The NLRB is Once Again Set to Expand Joint Employer Liability

On September 6, 2022, the National Labor Relations Board (NLRB) released a Notice of Proposed Rulemaking (NPRM) addressing the standard for determining joint-employer status under the National Labor Relations Act. Under the proposed rule, two or more employers would be considered joint employers if they “share or codetermine those matters governing employees’ essential terms and conditions of employment.” If finalized, the rule would explicitly rescind the NLRB’s most recent overhaul of the joint employer standard that raised the bar to attain joint employer status and will undoubtedly result in many more joint employer situations.

The Joint Employer Standard’s Seesaw History

Over the past decade, joint employer status has been gone back and forth dramatically as the composition and political control of the Board has shifted.

In 2015, under the Obama Administration, the NLRB in Browning-Ferris Industries of California, Inc., 362 NRLB 1599 (2015), dramatically expanded the definition of joint employer, finding that two entities were deemed joint employers based on the mere existence of reserved joint control, indirect control, or control that was limited and routine. This standard shifted from its predecessor which required the putative joint employer to exercise actual control over essential employment terms.

In 2018, the U.S. Court of Appeals for the District of Columbia Circuit reviewed and modified Browning-Ferris , finding that the concept of “indirect control” should only include those factors directly related to the terms and conditions of employment. In reaching this conclusion, the court found that by “failing to distinguish evidence of indirect control that bears on workers’ essential terms and conditions from evidence that simply documents the routine parameters of company-to-company contracting,” the Board had overstepped its authority.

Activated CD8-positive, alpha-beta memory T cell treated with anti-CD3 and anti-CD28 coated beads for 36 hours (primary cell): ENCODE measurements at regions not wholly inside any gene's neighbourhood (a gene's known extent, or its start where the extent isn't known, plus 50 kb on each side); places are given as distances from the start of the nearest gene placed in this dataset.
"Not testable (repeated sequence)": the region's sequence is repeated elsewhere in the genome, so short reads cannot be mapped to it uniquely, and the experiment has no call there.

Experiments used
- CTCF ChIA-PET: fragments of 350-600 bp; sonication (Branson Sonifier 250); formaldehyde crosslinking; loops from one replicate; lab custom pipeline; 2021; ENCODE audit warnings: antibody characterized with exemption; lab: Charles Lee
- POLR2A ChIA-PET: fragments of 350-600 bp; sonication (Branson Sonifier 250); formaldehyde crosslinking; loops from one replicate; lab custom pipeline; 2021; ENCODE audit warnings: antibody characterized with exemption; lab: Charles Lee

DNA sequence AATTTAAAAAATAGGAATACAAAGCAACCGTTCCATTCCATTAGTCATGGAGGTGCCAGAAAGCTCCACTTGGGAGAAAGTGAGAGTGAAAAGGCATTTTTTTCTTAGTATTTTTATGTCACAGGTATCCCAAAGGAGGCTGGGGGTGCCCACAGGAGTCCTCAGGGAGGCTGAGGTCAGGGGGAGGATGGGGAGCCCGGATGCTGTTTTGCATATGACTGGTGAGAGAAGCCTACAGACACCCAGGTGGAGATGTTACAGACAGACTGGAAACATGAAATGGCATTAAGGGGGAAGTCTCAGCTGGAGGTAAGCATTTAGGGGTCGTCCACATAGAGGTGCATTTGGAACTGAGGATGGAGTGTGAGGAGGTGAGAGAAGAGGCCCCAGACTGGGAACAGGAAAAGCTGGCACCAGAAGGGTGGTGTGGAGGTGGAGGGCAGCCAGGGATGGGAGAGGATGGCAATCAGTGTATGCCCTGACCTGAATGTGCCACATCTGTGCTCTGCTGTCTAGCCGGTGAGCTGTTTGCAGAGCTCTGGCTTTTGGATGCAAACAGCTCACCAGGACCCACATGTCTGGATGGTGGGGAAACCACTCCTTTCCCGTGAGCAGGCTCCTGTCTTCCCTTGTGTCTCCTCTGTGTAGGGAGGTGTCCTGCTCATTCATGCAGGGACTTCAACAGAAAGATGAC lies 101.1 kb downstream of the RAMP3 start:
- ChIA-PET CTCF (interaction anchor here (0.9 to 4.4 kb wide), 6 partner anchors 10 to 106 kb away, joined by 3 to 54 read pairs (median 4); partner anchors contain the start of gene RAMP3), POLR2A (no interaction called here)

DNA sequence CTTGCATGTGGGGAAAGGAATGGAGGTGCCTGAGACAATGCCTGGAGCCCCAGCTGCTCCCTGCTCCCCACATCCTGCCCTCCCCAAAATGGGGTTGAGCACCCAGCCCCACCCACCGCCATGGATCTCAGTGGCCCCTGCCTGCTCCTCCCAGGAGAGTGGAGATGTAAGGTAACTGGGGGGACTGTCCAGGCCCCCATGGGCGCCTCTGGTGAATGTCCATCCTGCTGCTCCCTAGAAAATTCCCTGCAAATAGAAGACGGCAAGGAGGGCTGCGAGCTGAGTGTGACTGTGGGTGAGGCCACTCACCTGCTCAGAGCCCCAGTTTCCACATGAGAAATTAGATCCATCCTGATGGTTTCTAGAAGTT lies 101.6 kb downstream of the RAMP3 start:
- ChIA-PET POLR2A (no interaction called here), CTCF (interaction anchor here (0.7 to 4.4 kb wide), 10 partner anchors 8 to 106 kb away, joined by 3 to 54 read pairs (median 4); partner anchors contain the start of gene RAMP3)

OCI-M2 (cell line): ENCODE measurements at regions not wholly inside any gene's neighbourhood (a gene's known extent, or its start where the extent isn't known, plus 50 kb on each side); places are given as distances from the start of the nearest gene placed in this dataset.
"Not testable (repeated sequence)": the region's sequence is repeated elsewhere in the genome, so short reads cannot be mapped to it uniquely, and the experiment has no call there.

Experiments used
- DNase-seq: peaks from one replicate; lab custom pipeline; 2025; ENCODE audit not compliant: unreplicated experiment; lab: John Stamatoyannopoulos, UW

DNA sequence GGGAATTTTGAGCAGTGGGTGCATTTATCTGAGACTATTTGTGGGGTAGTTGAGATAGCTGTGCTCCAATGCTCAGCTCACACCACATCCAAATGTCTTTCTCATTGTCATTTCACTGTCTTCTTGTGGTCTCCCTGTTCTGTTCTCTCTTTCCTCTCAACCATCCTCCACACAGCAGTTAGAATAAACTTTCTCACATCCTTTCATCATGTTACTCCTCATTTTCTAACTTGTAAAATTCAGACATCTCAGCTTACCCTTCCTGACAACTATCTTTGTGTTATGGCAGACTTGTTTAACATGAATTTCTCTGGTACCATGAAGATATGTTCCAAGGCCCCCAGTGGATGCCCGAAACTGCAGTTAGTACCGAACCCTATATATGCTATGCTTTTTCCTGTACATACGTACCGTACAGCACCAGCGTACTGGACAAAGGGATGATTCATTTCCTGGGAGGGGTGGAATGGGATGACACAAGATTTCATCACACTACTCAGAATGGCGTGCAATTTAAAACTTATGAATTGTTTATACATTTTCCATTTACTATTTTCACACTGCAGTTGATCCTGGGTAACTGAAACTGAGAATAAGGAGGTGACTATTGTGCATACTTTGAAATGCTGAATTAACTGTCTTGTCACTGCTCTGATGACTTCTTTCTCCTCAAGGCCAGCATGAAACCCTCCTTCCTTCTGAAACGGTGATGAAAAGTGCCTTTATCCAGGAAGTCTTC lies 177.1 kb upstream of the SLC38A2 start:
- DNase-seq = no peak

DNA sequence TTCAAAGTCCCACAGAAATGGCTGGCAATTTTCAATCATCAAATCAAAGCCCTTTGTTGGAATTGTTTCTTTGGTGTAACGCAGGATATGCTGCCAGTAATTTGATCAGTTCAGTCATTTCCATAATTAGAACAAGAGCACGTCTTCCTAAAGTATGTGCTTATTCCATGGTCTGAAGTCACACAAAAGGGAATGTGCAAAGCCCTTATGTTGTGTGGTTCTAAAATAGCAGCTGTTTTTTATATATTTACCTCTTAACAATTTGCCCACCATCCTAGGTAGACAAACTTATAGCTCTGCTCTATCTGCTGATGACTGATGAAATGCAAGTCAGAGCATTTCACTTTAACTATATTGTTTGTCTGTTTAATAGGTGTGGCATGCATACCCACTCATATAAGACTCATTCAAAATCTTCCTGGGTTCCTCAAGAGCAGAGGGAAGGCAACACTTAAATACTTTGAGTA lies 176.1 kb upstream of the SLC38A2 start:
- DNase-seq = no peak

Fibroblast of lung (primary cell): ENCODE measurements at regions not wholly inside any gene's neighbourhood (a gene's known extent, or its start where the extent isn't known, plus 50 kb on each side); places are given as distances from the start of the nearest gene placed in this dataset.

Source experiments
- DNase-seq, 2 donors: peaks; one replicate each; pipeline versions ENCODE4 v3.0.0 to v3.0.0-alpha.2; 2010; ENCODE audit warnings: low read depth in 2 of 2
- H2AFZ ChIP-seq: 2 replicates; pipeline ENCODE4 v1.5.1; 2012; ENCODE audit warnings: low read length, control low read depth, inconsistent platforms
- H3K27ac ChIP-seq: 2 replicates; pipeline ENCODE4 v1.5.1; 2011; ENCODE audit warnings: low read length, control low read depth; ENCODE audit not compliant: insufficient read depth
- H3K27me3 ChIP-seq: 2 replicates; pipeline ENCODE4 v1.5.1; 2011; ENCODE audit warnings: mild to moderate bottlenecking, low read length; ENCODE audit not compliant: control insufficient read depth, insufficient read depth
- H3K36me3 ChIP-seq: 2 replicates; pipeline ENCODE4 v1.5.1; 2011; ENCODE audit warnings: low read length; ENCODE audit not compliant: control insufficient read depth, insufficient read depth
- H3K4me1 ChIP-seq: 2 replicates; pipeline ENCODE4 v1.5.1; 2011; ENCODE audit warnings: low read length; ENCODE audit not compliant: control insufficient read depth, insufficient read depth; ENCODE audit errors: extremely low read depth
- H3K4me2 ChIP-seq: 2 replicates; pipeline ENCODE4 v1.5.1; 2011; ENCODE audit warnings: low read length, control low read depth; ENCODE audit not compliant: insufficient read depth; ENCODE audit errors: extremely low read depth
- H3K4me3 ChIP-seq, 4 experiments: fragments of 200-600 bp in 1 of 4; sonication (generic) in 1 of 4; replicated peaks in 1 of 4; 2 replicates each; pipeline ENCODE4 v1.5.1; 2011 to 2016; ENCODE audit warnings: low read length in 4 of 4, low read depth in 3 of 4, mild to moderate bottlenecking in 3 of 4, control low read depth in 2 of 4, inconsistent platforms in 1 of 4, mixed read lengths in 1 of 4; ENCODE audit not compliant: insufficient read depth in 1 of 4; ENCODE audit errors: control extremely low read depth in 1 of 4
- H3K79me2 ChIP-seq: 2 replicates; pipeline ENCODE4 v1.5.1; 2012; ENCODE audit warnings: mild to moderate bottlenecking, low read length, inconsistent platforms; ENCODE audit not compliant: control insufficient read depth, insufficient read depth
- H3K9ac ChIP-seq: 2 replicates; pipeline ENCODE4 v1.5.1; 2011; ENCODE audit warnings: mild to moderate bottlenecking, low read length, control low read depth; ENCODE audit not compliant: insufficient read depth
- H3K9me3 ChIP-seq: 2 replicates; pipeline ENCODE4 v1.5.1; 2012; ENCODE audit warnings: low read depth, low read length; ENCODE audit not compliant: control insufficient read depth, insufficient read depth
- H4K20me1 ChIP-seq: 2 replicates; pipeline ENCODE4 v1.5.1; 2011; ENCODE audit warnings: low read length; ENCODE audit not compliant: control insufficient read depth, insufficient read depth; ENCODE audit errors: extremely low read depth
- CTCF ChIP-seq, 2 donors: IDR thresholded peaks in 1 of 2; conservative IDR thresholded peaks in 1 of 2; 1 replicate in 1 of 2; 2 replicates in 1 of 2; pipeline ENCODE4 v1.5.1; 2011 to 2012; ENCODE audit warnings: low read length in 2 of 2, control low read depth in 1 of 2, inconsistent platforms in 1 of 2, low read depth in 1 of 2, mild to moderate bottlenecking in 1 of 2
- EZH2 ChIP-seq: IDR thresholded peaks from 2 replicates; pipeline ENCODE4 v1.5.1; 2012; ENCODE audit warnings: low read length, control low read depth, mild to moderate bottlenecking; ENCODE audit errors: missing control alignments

Two years later, under the Trump Administration, the Board essentially rejected the Browning-Ferris standard altogether and issued a final rule requiring that joint-employer status may only be established where a company exercises “substantial direct and immediate control” over the essential terms and conditions of another company’s employees. The rule, which became effective in April 2020, continues to be the controlling standard to date.

The Proposed Rule

The NLRB’s new proposed rule essentially restores the original Browning-Ferris “indirect, reserved” control standard. The proposed rule provides that two or more employers will be deemed joint employers where either employer “share(s) or codetermine(s) those matters governing employees’ essential terms and conditions of employment.” The Board defines “share or codetermine” to mean “possess the authority to control (whether directly, indirectly, or both) or to exercise the power to control (whether directly, indirectly, or both) one or more of the employees’ essential terms and conditions of employment.” The proposed rule also broadens what is considered an “essential term and condition of employment” – formerly limited to wages, benefits, hours of work, hiring, discharge, discipline, supervision and direction – to include other compensation, scheduling, workplace health and safety, assignment, and work rules and directions governing the manner, means, or methods of work performance.

The Impact

The bottom line is that the Board’s proposed rule will likely result in many more joint employer situations, particularly where staffing companies are used side-by-side with regular employees. The abandonment of the actual control requirement raises the specter of joint employer status if the employer has any input whatsoever in the day-to-day functions of any worker in the workplace. Businesses that lease or otherwise share employees or have shared human resources functions should be aware of this impending shift. Finally, businesses that are unionized should also pay close attention to the final rule, as joint employers are potentially liable for unfair labor practices committed by the other, and both are subject to union pressure if there is a labor dispute.

Comments on the proposed rule may be filed on or before November 7, 2022. Our office will update you once a final rule has been issued following the Board’s consideration of these comments.

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